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Linked Open Data for Public Contracts


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Slides for my talk at the Publication Office of the European Union - 13.6.2013

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Linked Open Data for Public Contracts

  1. 1. Linked Open Data for Public ContractsMartin NečaskýFaculty of Mathematics and Physics, Charles University in PragueFaculty of Informatics and Statistics, University of Economics in Prague13.6.2013 – Publications Office of the European Union, Luxembourg
  2. 2. Outline Introduction to Linked Data What benefits Linked Data bring for TED andPublic Procurement in EU? What does it mean for TED and others topublish its data as Linked Data? What we have already done in LOD2 project?
  3. 3. Linked Data - Introduction
  4. 4. Web Applications Eco-system Linked Data helps to create an eco-system of webapplications which publish, enrich and consumedata about things in one shared global data spaceShared Global Data Space on the Web(Web of Data)App 1App 2App 3App 4App 5App 4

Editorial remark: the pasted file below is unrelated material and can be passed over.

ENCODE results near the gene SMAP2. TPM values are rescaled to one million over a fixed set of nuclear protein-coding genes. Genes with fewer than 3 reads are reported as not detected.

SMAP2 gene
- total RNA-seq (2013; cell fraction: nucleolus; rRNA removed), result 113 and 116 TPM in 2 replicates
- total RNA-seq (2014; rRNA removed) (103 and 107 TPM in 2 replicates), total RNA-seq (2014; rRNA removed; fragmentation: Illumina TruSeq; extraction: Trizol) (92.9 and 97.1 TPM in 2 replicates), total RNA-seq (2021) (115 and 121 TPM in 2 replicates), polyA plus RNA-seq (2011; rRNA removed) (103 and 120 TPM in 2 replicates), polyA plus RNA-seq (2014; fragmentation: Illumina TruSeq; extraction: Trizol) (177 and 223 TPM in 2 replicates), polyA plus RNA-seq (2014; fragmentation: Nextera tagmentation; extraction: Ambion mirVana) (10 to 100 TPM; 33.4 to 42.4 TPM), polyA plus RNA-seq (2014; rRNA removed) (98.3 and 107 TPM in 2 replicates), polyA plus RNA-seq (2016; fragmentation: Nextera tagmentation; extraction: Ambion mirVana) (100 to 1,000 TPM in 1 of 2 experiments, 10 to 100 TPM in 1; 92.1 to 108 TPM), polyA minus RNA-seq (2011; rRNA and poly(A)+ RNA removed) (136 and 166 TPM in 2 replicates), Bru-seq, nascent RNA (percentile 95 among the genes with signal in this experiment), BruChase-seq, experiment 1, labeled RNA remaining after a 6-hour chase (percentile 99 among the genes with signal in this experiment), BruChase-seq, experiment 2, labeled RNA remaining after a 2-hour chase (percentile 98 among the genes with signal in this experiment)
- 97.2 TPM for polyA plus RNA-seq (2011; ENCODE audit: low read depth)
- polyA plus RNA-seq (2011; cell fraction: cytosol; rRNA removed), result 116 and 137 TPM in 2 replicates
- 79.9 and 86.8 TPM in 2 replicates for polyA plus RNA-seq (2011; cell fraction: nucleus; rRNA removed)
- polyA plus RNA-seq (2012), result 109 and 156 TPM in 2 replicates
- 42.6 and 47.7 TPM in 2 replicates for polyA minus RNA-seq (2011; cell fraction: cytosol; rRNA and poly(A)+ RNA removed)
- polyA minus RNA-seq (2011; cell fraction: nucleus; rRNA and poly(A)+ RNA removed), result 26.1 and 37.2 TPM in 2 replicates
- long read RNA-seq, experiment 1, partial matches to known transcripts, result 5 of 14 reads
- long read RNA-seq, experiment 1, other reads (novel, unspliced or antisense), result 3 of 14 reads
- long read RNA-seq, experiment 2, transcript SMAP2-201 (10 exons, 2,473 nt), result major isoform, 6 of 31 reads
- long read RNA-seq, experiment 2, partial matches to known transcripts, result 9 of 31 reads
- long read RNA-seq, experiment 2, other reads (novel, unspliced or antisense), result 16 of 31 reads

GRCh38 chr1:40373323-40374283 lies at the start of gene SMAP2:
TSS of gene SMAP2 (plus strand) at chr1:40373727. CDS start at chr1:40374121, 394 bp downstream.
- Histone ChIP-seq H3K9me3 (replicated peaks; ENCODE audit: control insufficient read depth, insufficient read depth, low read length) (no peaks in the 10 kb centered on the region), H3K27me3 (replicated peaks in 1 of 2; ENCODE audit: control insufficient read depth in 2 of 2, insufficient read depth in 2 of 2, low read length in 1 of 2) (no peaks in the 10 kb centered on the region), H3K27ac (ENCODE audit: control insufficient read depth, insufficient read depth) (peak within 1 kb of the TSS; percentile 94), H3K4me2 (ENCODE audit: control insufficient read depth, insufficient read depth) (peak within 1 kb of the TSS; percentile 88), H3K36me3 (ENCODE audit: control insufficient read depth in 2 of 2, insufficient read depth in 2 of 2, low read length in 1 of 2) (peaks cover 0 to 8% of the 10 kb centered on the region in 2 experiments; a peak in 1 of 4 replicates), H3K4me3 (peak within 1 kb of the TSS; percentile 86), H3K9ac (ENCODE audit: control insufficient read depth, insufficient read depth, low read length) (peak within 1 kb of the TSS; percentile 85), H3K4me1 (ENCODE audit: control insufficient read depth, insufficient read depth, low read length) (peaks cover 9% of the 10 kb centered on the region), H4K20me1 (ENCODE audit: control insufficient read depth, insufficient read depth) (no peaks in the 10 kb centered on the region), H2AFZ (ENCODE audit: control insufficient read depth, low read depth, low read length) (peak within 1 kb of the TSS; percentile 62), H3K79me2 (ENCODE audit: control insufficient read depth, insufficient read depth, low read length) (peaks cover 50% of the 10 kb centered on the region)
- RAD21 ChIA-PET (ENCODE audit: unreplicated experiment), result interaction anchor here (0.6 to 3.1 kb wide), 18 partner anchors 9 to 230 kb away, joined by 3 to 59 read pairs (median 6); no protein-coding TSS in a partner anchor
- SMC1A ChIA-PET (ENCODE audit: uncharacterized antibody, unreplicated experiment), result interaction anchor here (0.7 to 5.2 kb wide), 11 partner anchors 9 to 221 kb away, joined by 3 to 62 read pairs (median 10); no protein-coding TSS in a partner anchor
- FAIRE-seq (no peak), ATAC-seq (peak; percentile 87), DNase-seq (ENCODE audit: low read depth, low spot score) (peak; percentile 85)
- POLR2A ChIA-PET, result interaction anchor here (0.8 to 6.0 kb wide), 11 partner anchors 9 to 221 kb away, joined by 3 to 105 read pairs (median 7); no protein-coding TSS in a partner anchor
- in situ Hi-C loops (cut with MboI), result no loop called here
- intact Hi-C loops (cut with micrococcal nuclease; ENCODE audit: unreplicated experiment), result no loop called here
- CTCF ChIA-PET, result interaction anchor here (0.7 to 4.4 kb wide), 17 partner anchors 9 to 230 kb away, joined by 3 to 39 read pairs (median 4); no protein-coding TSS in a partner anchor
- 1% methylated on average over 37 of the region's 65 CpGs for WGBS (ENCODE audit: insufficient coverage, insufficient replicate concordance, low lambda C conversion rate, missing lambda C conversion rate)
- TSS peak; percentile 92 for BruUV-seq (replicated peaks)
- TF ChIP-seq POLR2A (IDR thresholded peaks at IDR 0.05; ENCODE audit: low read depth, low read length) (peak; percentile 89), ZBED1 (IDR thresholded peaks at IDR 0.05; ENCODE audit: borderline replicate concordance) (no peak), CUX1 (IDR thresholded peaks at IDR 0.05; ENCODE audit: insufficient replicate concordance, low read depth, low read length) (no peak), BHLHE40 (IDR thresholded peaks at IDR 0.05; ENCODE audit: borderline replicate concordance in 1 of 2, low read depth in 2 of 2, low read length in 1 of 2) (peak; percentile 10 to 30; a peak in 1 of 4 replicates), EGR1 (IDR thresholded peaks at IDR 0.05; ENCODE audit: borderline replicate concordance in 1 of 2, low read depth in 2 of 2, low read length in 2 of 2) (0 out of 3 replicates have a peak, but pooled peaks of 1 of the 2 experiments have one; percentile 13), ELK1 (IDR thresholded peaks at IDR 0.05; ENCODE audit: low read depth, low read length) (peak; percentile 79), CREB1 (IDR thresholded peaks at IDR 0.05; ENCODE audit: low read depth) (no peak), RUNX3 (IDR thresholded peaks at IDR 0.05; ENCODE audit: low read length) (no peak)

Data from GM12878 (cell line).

5. 5. Architecture of Web of DocumentsShared global space of documentsBuilt on top of several simple principles:1. HTML as a format for publishingdocuments2. URLs as unique global identifiers ofdocuments3. HTTP for localization and accessingdocuments by their URLs4. hyperlinks between documentsThere are two kinds of applicationsworking in this space of documents:• web browsers (localizing andbrowsing documents throughhyperlinks)• search engines (indexing and full textsearching of documents)HTMLHTMLHTMLHTMLWeb browserSearch engineHTTPHTTP
  6. 6. Web of DocumentsCurrent Web (of Documents) provides lot ofdata about Prague. Problems• Data about Prague encoded in documentsdistributed across the Web• Documents intended for humans notcomputers• Documents about Prague or related thingsnot linked• Therefore, computers not able to processdata about Prague published on the Web http://monitor.statnipokladna.czPrague budgethttp://registry.czso.czBasic info about Praguehttp://www.praha.euPrague public contractshttp://www.czso.czDemography of Praguehttp://www.risy.czEU funded projects in Prague